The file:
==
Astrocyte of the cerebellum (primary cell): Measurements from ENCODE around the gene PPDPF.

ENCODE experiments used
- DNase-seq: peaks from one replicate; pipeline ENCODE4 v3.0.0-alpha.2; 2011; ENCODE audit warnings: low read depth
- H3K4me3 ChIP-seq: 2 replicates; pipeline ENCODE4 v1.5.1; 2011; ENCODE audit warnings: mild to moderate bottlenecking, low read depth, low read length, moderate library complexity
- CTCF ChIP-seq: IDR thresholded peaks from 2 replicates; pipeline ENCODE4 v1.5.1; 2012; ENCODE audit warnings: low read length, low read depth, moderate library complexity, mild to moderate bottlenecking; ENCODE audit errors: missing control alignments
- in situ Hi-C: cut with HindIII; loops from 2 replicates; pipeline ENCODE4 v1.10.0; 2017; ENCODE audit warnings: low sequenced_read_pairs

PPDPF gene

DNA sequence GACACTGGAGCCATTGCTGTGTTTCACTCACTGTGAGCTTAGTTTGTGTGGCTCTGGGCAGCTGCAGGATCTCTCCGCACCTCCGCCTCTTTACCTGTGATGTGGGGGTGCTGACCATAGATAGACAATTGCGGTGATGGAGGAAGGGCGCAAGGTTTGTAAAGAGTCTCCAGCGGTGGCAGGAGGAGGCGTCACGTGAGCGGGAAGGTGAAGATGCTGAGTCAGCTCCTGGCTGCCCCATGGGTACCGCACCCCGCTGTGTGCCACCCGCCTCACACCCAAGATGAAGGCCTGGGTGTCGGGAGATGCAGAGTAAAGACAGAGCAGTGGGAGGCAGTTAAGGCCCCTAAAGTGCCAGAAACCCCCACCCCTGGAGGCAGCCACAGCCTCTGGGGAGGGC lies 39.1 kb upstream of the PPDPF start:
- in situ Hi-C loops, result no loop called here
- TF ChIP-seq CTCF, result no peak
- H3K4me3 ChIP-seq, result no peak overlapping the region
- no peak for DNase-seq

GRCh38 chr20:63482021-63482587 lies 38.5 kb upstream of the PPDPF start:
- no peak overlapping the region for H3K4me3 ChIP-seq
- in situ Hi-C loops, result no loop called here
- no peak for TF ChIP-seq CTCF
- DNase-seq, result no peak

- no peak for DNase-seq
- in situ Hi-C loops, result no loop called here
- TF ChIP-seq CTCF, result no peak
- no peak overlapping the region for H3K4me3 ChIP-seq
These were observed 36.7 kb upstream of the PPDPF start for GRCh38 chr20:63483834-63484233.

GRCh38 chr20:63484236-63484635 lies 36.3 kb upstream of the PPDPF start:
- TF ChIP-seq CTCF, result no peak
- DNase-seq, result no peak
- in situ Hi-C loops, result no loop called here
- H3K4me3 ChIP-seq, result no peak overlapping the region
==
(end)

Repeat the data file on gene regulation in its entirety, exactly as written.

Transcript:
Astrocyte of the cerebellum (primary cell): Measurements from ENCODE around the gene PPDPF.

ENCODE experiments used
- DNase-seq: peaks from one replicate; pipeline ENCODE4 v3.0.0-alpha.2; 2011; ENCODE audit warnings: low read depth
- H3K4me3 ChIP-seq: 2 replicates; pipeline ENCODE4 v1.5.1; 2011; ENCODE audit warnings: mild to moderate bottlenecking, low read depth, low read length, moderate library complexity
- CTCF ChIP-seq: IDR thresholded peaks from 2 replicates; pipeline ENCODE4 v1.5.1; 2012; ENCODE audit warnings: low read length, low read depth, moderate library complexity, mild to moderate bottlenecking; ENCODE audit errors: missing control alignments
- in situ Hi-C: cut with HindIII; loops from 2 replicates; pipeline ENCODE4 v1.10.0; 2017; ENCODE audit warnings: low sequenced_read_pairs

PPDPF gene

DNA sequence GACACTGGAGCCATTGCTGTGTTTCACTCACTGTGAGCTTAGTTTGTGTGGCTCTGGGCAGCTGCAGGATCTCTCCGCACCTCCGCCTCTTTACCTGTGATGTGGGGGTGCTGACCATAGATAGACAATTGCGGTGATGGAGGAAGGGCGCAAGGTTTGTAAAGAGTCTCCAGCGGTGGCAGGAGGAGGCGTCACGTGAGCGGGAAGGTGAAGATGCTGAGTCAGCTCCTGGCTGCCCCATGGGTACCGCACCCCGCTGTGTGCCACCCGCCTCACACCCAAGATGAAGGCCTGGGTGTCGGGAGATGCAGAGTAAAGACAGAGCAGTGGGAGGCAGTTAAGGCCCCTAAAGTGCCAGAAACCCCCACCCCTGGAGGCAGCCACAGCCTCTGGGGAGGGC lies 39.1 kb upstream of the PPDPF start:
- in situ Hi-C loops, result no loop called here
- TF ChIP-seq CTCF, result no peak
- H3K4me3 ChIP-seq, result no peak overlapping the region
- no peak for DNase-seq

GRCh38 chr20:63482021-63482587 lies 38.5 kb upstream of the PPDPF start:
- no peak overlapping the region for H3K4me3 ChIP-seq
- in situ Hi-C loops, result no loop called here
- no peak for TF ChIP-seq CTCF
- DNase-seq, result no peak

- no peak for DNase-seq
- in situ Hi-C loops, result no loop called here
- TF ChIP-seq CTCF, result no peak
- no peak overlapping the region for H3K4me3 ChIP-seq
These were observed 36.7 kb upstream of the PPDPF start for GRCh38 chr20:63483834-63484233.

GRCh38 chr20:63484236-63484635 lies 36.3 kb upstream of the PPDPF start:
- TF ChIP-seq CTCF, result no peak
- DNase-seq, result no peak
- in situ Hi-C loops, result no loop called here
- H3K4me3 ChIP-seq, result no peak overlapping the region